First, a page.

(ATR) Outgoing and new leadership at the United States Olympic Committee told its annual assembly they “don’t have all the answers,” but are working to regain athletes' trust.
Sarah Hirshland addresses her first USOC Assembly (ATR)
The USOC Assembly is being held in Colorado Springs on Sept. 20-21, bringing together USOC leadership, National Governing Body leadership, athlete leadership groups, and Olympic alumni.
It was also the first time newly appointed USOC Chief Executive Sarah Hirshland could address the broader U.S. Olympic movement in her role. Hirshland began in her position in August, and said she is “humbled by the responsibility,” in an emotional speech to the assembly.
“I know that I don’t have all the answers,” Hirshland said. “I don’t even know all the questions to ask. Just know that I’m all ears and I’m all in.”
Two areas that the USOC needed to improve on was strengthening the U.S. Center for Safe Sport, and bolstering athlete engagement and safety, Hirshland said. She expressed goals of making the USOC more financially transparent and better at explaining its decision making process.
Hirshland called for unity within the movement, and a respectful exchange of ideas in an effort to move the USOC forward beyond the scandal. She said that last year the assembly was discussing the runup to the PyeongChang Olympics, and the USOC hasn’t lost sight of Tokyo and beyond.
“Today is a different day,” Hirshland added. “A time to reflect and respect the brave survivors who have taught us all so much. A time for change and for action. A time for a newly constructed unity.”
Probst in his address said that leadership at the USOC “have too-often failed to keep [athletes] safe,” as the U.S. Olympic movement continues to grapple with fallout from the Larry Nassar abuse scandal.
“Healing begins with recognition and acceptance, and we fully recognize and accept that the failings that have taken place are ours to own,” Probst said. “For all the triumphs and successes that we’ve achieved during the last decade, it is our collective failure to keep you safe that that will forever cause me deep and profound regret.”
Probst also took some time out to criticize the morning’s decision by the World Anti-Doping Agency to reinstate the Russian Anti-Doping Agency. Probst said the WADA decision “flies in the face,” of the body’s responsibility to the world’s clean athletes.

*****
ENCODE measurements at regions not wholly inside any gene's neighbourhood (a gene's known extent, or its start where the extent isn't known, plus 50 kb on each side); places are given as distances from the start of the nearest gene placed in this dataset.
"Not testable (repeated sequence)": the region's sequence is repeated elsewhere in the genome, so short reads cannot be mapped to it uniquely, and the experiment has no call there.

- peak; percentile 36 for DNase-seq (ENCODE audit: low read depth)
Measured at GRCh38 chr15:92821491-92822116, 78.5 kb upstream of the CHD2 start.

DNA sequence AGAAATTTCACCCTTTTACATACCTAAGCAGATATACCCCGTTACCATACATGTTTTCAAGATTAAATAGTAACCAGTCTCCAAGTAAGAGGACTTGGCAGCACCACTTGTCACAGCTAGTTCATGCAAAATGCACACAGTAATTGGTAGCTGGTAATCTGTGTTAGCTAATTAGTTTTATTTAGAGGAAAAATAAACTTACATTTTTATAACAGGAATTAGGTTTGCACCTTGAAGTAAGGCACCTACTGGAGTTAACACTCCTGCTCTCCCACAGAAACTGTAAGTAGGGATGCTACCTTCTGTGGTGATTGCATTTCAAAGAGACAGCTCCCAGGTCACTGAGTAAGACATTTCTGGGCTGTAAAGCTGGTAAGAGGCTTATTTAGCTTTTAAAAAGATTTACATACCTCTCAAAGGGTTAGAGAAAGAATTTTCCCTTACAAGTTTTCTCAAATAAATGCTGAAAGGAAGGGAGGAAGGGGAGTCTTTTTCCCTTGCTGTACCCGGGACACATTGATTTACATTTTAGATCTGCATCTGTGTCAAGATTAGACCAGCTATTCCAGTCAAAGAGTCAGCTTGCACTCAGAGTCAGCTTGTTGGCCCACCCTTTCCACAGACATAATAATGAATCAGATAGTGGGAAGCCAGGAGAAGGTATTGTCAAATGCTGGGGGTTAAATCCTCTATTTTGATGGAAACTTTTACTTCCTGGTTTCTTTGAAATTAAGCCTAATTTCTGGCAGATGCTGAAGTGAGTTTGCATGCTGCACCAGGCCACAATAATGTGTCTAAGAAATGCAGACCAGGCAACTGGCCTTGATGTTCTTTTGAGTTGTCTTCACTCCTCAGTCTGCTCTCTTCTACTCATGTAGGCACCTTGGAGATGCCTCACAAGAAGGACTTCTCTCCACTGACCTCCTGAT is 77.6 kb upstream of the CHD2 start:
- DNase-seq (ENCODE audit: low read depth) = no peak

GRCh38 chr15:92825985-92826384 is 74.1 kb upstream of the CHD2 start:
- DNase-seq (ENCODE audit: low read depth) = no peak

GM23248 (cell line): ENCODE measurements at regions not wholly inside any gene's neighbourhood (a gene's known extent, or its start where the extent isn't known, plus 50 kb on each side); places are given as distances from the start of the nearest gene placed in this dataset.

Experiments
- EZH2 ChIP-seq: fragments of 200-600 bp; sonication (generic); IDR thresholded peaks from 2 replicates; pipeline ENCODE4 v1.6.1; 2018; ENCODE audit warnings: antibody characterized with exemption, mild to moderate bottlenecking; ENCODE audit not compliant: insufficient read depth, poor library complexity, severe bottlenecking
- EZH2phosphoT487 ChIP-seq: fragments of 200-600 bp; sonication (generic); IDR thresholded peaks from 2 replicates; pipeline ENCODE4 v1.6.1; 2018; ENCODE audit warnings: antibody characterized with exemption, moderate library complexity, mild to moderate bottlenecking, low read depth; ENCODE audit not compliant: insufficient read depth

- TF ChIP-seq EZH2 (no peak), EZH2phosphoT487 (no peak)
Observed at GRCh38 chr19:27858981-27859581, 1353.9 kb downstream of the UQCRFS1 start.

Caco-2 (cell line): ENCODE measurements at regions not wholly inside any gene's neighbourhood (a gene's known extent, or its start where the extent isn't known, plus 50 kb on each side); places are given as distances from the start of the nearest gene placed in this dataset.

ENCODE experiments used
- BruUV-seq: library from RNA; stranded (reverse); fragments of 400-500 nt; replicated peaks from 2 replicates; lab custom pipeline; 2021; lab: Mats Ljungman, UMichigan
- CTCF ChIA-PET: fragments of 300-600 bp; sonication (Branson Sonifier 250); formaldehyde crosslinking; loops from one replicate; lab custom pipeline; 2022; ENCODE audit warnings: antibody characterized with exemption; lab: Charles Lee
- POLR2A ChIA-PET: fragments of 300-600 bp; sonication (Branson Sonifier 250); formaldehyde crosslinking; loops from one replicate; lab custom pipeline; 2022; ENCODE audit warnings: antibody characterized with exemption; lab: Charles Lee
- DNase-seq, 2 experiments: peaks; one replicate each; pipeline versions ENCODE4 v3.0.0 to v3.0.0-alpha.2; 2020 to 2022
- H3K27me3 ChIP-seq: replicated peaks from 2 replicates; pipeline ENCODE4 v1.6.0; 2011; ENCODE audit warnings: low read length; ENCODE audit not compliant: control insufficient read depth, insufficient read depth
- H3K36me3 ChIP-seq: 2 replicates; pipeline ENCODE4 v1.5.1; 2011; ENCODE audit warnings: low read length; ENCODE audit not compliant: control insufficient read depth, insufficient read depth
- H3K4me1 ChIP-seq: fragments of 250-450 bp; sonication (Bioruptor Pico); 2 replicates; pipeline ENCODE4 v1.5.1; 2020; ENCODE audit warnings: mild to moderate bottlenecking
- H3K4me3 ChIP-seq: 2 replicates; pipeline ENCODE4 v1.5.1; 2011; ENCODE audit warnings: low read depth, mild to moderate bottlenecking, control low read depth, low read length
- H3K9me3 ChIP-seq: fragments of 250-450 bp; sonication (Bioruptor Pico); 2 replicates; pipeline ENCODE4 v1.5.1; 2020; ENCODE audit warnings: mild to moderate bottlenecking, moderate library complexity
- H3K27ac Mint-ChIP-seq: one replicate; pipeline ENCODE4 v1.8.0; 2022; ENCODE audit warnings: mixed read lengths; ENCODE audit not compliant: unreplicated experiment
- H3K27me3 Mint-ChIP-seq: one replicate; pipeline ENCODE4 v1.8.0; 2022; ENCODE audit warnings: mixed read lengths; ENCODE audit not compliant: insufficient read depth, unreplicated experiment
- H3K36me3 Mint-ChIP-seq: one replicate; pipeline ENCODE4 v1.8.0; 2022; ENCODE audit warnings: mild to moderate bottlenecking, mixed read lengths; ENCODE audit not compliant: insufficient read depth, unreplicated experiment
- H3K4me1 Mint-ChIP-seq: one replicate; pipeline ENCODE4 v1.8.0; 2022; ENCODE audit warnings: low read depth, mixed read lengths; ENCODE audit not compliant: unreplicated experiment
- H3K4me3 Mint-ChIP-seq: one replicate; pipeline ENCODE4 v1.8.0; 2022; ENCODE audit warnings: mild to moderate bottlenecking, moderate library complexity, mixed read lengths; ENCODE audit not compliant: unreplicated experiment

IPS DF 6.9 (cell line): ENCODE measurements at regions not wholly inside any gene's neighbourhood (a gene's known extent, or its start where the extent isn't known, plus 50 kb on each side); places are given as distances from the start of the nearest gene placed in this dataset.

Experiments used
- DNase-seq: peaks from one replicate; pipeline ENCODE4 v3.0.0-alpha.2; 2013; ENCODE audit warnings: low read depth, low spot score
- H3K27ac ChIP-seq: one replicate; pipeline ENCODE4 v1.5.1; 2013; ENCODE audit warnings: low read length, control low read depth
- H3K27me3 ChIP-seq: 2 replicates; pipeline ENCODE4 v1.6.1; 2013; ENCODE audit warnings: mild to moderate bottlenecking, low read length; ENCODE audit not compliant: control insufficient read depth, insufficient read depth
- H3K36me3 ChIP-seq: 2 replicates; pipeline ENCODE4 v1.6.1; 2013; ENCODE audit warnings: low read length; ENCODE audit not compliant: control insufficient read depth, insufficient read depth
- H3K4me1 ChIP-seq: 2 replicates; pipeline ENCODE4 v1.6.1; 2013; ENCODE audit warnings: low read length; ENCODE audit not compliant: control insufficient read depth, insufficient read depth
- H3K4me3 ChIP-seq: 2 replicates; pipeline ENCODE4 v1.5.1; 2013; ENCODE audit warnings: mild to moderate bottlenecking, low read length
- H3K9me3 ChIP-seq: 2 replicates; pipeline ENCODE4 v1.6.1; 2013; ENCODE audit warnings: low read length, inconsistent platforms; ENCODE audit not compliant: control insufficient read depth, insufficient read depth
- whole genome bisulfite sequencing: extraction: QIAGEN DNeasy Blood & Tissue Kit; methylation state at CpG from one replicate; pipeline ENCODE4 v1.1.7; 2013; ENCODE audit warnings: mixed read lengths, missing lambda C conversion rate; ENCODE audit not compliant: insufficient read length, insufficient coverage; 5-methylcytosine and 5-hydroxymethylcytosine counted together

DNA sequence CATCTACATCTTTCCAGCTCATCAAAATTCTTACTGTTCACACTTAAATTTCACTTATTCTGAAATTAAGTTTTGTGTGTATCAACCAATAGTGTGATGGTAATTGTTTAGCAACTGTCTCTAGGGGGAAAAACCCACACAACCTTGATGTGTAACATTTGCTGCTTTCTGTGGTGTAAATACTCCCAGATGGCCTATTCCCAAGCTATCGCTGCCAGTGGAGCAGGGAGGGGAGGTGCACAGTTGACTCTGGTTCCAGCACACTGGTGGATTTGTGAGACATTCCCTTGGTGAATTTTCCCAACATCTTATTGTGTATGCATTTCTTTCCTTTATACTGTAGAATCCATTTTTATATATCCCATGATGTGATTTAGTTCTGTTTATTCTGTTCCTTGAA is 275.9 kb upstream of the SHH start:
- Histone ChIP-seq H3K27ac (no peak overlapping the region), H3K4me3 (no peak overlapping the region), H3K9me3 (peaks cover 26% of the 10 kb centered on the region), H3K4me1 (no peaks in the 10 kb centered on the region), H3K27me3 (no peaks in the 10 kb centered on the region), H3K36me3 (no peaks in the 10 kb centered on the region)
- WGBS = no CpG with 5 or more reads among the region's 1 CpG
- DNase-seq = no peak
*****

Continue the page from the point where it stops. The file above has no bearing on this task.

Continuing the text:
“On that point, WADA and the IOC need to guarantee athletes that when they compete, it will be on a level playing field, without any compromises,” Probst said. “Suggesting that Russia has lived-up to its obligations is disingenuous and today’s decision to reinstate RUSADA flies in the face of WADA’s responsibility to clean athletes everywhere.”
Amicable Town Hall
The USOC board of directors take questions (ATR)
After the opening speeches the USOC Board of Directors opened the floor up to questions from the assembly in a town hall.
The questions were mostly positive and reflected the conciliatory mood reflected in the day’s speeches. Both the status with the Ropes & Grey investigation and the new search for a USA Gymnastics President and chief executive.
USOC Board member Whitney Ping said that it is likely that Ropes & Grey try to finish its investigation by the end of the year. Originally the report was expected to be due by “late summer”.
Soon to be USOC chair of the board Susanne Lyons said that the investigation has not been able to interview many survivors of Nassar’s abuse. Lyons appealed to survivors to come forward to speak with Ropes & Grey so the report would be 100 percent complete, because if it were not it would be “disappointing”.
Board member Robbie Bach updated the assembly on the ongoing leadership search for USA Gymnastics, after President Kerry Perry resigned earlier this month. An outside firm has been contracted to help with the search, and ultimately “progress is being made” amid the setbacks. Bach gave a vote of confidence to the new board of directors, which was installed earlier this year.
“I can't promise we'll have a perfect CEO, but we have a board capable of hiring a perfect CEO,” Bach said. “I can't say that was the case in the past.”
Written by Aaron Bauer in Colorado Springs
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